Strike Wave Spreading In South Africa

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A STRIKE wave is spreading throughout South Africa as concrete workers, Telecom workers and miners are locked into escalating struggles against ruthless employers that are in fact backed up by the ANC government.

Male and female workers employed by Mmabatho crushers, which makes concrete products, have been out on strike since August 18th against the appalling conditions in the factory, where many workers have suffered injuries. Female employees, who are packing the bricks and are being paid 14R (about 78p) per pallet and all workers have no basic salary, no safety clothing.

This company has existed for more than 30 years but workers are still not registered to the Department of Labour (UIF) and are also not entitled to sick leave, annual leave or maternity leave. The Congress of South African Trade Unions (COSATU) in the North West supports the demands of NUM members at Mmabatho Crushers in Mafikeng.

COSATU stated on Tuesday: ‘COSATU regards the working conditions as an extreme form of exploitation of workers. COSATU North West will embark on action as part of implementing our decent jobs campaign. We will march to the company to enforce compliance on workers’ conditions of employment in line with Basic Conditions of Employment Act.

‘We will hand over our memorandum to Mmabatho Crushers, Department of Labour and Department of Mineral Resources. COSATU North West will be supporting NUM to take the company head-on on failing to compensate all employees injured whilst on duty.’

Meanwhile, members of the Eastern Cape Unemployed Workers Union filled the Orient Theatre last on Monday afternoon to await an address by social development minister Bathabile Dlamini. Members who took to the floor to air their grievances said they were vexed with corruption in the ANC leadership and disgruntled with the candidate lists drawn up in the recent local government elections.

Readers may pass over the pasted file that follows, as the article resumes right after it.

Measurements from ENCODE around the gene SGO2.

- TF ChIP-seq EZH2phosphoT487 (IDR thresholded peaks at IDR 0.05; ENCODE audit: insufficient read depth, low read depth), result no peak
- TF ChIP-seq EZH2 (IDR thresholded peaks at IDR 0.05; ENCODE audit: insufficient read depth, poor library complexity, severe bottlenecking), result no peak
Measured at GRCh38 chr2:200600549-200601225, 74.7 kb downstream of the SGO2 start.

About 500 people, cheered as community members took the microphone. The minister, who was scheduled to arrive at 1pm, had still not made an appearance by 2.40pm. According to the national president of the South African Unemployed Workers Union Jabu Ntusi, President Jacob Zuma had been invited to the event, but had sent Dlamini in his place.

Ntusi said the union wanted to take a firm stand against the ANC’s policy of ‘imposing’ election candidates on communities. He said many ANC members had chosen not to vote as a result. ”Our leaders are so arrogant, especially secretary-general Gwede Mantashe who is very, very arrogant. We don’t need such behaviour here, because it divides society.’

He said the union had wanted to ask President Zuma why no jobs in a tourism safety initiative launched two years ago had materialised. ‘It was supposed to provide 3,000 jobs over five years, but not even one job has started.’

Meeting participant Sibulele Matsha said members of the Unemployed Workers Union were deeply unhappy with Mantashe. ‘He is the root of the problem because he had the power to change candidates and he imposed candidates the people do not know.’

Dressed in a sharp olive green military-style uniform and maroon beret emblazoned with a red star logo reading ‘Provincial Tourism Safety Unit’, Matsha said he had attended tourism safety training in Coffee Bay in 2012, but no job had materialised. ‘We just received this uniform and training, but then there were no jobs and no salaries.’

Unemployed Workers Union member Nomfundo Zinto said members were fed up with corruption in local ANC structures. This is about the issue of the candidates who were selected by the ANC and not by the people,’ said Zinto.

• South African workers in the Communication Workers Union (CWU) have threatened to intensify their strike if Telkom doesn’t pay striking employees. Earlier this month, about 870 CWU workers to the union went on strike over a wage dispute.

The Communication Workers’ Union (CWU) says if Telkom persists with the ‘no-work-no-pay policy,’ the strike will escalate. On Monday, Telkom released a statement warning that workers who downed tools on 1 August will not be paid on 25 August. Telkom’s Gugulethu Maqetuka says they have communicated with employees that they won’t be paid if they have not reported for work.  

He says the company still needs to do a manual audit that will help distinguish between those who were off sick and those who are on strike. Maqetuka says the strikers will be paid by September 7 once the audit has been concluded.